Cecil Rajendra wins Suhakam award

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Penang-based lawyer and poet Cecil Rajendra, a long-time contributor to Aliran, has received Suhakam’s award under the individual category for his efforts in promoting human rights in Malaysia.

Cecil Rajendra - Photograph: Daniel Lee, Penang Monthly
Cecil Rajendra – Photograph: Daniel Lee, Penang Monthly

The award was presented on Human Rights Day on 10 December.

Cecil set up the first free legal aid centre for the poor in 1976.

Some of his articles and poems, which have received international attention, have been published by Aliran Monthly over the years.

His best known poem, The Animal & Insect Act, has been featured by Amnesty International and published in Aliran as well.

Finally, in order to ensure
absolute national security
they passed the Animal & Insect
Emergency Control & Discipline Act.

Under this new Act, buffaloes
cows and goats were prohibited
from grazing in herds of
more than three.

Neither could birds flock,
nor bees swarm …..
This constituted unlawful assembly.

As they had not obtained prior
planning permission, mud-wasp
sand swallows were issued with
summary Notices to Quit.

Their homes were declared subversive
extensions to private property.

Monkeys and mynahs
were warned to stop
relaying their noisy
morning orisons until an official
Broadcasting Licence was issued
by the appropriate Ministry.

Unmonitored publications &
broadcasts posed the gravest
threats in times of a National Emergency.

Similarly, woodpeckers had
to stop tapping their morse-code
messages from coconut
tree-top to chempaka tree.

All messages were subject
to a thorough pre-scrutiny
by the relevant authorities.

Java sparrows were arrested in
droves for rumour-mongering.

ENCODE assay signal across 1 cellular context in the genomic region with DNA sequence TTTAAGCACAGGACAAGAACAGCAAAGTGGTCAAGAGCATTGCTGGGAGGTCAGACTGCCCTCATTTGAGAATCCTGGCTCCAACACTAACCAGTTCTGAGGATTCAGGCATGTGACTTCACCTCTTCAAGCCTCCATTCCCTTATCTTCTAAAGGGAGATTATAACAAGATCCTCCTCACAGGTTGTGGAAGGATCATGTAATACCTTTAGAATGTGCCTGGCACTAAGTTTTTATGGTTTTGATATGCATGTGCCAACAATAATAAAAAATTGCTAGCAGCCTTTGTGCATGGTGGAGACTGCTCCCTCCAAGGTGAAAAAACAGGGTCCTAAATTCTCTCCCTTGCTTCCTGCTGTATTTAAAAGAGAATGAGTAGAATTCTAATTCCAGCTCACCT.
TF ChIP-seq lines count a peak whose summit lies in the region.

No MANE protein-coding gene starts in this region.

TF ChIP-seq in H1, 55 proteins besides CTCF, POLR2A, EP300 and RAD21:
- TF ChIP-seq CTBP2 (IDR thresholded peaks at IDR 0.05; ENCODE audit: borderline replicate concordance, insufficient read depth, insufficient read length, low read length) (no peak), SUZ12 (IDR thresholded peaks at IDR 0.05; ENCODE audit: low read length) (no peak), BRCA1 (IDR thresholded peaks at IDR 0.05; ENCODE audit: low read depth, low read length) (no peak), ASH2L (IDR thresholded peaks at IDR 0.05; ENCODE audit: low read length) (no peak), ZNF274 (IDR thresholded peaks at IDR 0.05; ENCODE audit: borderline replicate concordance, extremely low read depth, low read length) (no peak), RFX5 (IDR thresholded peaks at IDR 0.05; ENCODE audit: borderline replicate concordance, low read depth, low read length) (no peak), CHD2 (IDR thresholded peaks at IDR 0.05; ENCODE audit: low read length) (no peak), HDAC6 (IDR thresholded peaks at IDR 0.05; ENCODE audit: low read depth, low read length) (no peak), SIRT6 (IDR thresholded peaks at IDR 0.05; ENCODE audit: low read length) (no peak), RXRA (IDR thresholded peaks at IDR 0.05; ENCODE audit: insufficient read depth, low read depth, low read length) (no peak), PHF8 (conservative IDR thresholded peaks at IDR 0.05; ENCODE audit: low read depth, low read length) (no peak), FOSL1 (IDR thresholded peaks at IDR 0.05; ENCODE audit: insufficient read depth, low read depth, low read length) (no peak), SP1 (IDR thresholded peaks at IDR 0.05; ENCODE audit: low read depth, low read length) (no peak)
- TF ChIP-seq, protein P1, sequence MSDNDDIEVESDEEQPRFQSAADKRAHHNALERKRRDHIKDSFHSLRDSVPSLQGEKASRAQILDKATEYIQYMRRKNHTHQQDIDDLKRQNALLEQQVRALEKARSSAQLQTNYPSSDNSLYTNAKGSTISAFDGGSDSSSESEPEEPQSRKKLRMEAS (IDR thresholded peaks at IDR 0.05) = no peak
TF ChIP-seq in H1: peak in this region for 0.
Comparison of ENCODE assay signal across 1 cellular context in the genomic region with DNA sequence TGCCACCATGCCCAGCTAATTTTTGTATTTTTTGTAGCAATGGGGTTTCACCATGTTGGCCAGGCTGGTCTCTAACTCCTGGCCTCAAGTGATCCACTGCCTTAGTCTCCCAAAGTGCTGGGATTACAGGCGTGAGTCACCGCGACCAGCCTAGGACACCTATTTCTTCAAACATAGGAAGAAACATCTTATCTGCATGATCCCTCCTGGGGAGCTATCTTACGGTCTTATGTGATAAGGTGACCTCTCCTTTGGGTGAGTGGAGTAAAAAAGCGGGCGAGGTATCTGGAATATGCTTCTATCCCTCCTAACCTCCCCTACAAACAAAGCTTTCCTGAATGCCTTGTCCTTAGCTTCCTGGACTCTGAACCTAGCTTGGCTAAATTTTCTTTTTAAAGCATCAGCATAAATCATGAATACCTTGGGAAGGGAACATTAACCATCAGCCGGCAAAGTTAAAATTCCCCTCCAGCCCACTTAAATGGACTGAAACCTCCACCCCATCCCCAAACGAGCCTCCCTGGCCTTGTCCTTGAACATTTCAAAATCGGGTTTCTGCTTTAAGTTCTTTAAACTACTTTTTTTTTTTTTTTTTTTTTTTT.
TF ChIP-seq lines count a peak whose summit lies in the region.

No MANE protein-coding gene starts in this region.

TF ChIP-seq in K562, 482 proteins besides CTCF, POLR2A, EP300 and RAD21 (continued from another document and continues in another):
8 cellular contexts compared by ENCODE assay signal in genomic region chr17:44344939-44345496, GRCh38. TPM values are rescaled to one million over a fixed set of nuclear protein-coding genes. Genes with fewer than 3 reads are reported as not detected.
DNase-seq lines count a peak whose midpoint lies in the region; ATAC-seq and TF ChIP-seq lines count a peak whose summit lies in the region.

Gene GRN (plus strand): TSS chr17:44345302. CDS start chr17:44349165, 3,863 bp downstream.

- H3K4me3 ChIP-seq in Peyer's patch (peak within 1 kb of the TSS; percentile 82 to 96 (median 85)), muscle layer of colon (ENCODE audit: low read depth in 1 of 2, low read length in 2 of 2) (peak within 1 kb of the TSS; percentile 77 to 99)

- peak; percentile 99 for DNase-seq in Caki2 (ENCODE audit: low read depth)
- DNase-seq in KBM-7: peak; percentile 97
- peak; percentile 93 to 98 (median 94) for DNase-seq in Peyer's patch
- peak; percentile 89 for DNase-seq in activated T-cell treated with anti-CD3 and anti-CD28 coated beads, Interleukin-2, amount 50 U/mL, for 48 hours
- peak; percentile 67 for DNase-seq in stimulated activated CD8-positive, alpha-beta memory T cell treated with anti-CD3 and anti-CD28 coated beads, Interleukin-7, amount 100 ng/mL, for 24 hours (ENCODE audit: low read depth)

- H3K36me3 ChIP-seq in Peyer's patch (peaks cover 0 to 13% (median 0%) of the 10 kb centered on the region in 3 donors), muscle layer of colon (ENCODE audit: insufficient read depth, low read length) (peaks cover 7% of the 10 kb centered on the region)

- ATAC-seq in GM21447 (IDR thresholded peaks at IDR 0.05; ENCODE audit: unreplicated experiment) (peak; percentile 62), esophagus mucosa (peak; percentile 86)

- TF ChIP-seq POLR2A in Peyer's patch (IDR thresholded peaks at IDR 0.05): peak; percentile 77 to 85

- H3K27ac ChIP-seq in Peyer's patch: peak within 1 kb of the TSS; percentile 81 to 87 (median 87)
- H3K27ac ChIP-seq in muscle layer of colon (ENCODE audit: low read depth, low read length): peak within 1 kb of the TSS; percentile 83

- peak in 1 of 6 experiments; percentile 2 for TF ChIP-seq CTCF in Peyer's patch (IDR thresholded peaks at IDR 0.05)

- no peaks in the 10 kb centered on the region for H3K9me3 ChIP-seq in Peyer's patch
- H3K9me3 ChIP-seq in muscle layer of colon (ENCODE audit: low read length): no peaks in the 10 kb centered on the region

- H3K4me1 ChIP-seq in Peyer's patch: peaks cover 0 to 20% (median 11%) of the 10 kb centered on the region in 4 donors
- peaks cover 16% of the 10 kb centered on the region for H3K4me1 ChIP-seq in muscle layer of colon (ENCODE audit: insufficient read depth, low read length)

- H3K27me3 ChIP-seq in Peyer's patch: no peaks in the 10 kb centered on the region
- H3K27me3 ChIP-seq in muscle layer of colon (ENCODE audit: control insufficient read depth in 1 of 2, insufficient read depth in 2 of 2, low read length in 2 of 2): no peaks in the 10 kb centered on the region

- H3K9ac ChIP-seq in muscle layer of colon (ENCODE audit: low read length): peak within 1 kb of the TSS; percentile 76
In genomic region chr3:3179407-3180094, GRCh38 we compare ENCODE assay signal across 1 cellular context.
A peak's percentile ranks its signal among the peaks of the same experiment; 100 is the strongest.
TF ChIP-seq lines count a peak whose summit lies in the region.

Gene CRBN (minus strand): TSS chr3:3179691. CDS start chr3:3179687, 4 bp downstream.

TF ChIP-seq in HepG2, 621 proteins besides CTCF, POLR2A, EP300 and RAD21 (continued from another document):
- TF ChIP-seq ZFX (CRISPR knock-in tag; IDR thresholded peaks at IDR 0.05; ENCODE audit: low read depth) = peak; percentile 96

Cats (suspected of conspiracy)
had to be indoors by 9 o’clock

Cicadas and crickets received
notification to turn their amp-lifiers down.

Ducks could not
quack nor turkeys gobble during
restricted hours.

Need I say,
all dogs — alsatians,
dachshunds, terriers,
pointers and even
little chihuahuas — were muzzled.

In the interests of security
penguins and zebras were
ordered to discard their
non-regulation uniforms.

The deer had to surrender
their dangerous antlers.

Tigers and all carnivores
with retracted claws were
sent directly to prison
for concealing lethal weapons.

And by virtue of Article Four,
paragraph 2(b) sub-Subsection sixteen,
under no circumstances
were elephants allowed
to break wind between
the hours of six and six.
Their farts could easily
be interpreted as gunshot.
Might spark off a riot …..

A month after the Act
was properly gazetted
the birds and insects
started migrating south
the animals went north
and an eerie silence
handcuffed the forests.

There was now
Total Security.

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Charles Hector
22 Dec 2012 12.15am

Correction, it is not the ‘inaugural’ award, this award was given the first time last year, and the first recipient was Tijah Choli, an advocate for indigenous peoples’ rights

Aliran
Aliran
22 Dec 2012 11.57am
Reply to  Charles Hector

Thanks for the correction.